I remember Dean. The one black kid in my junior school who was openly labeled ‘trouble’ by the teachers long before he’d caused anything remotely resembling trouble. We were told to stay away from him. I cannot imagine how lonely and cruel a space that the school must have been for Dean.
I remember when Diane Jordan was announced on TV as the first black Blue Peter presenter. I was in the games room of the brutal private school I attended (on an assisted place). Oh they’ve hired a n*****, someone brazenly shouted. I was thirteen at the time. Some laughed. I stayed quiet. Genuinely shocked.
I learned at that school (Trent College), that there can sometimes be a gap between the brochure, where they bragged about producing well-rounded future leaders, and the reality.
The reality was an all-school assembly where we were told by the headteacher that our school was going to be in the papers and if a reporter approached us we were to say nothing. What he didn’t mention is that my chemistry teacher had been raping children on barge trips. Or that other pedophiles had been given references and sent off to abuse more boys elsewhere. He didn’t say sorry. And he didn’t ask if any of us had been affected to come forward in private to get support. Or what information we might have about teachers still at the school who were grooming pupils.
He just wanted our silence, for which he probably got an OBE.
And so I was in the brochure for winning the school drama prize. But not for being groomed.
There we have it. The British way. Statues to the best of us. Rub away the brass and you’ll likely expose the horror of our past. It’s not pretty, but it’s necessary.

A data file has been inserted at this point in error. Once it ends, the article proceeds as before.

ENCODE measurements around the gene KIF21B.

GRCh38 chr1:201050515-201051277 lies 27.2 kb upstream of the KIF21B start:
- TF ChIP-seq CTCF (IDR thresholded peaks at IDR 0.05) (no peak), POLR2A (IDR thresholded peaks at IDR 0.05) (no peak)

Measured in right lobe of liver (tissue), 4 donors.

It’s easy to judge General Sir John Moore. I’m not going to. History tells me it’s more than likely I would have done exactly the same if I was in his position. Although others didn’t (Quakers had long campaigned for the end of the transatlantic slave trade). I’d rather acknowledge that all around me black British people are carrying the trauma of being expected to be grateful to live in their own country, where every index will tell you they are not equal, that white superiority reigns. Where they continue to be treated (and feel like) foreigners in many public and private spaces.
I can’t stand the thought of Sandra Harper being looked down in George’s square by a rendition of my uncle. And I cannot understand why Bristol council did not remove Colston from his pillar. These are not great works of art. They are puff pieces to dead people whose true history we neither know nor teach. They are a generous 3.5 stars and five reviews on TripAdvisor.
As many as four million slaves died being transported in the slave trade.
Tossed overboard into the sea. 18000 of them on Colston’s watch.
If Bristol council has any imagination they will dredge up his statue and make its tossing in the river a yearly event. A Guy Fawkes day for our times. A reminder that it is not just Colston who needs to come down off his plinth but the culture of denial that kept him there.
Some people who are not afraid to speak truth to power and have informed, challenged and educated me through writings, lectures, podcasts, friendships, social media threads etc and I recommend you follow. There are many, many others.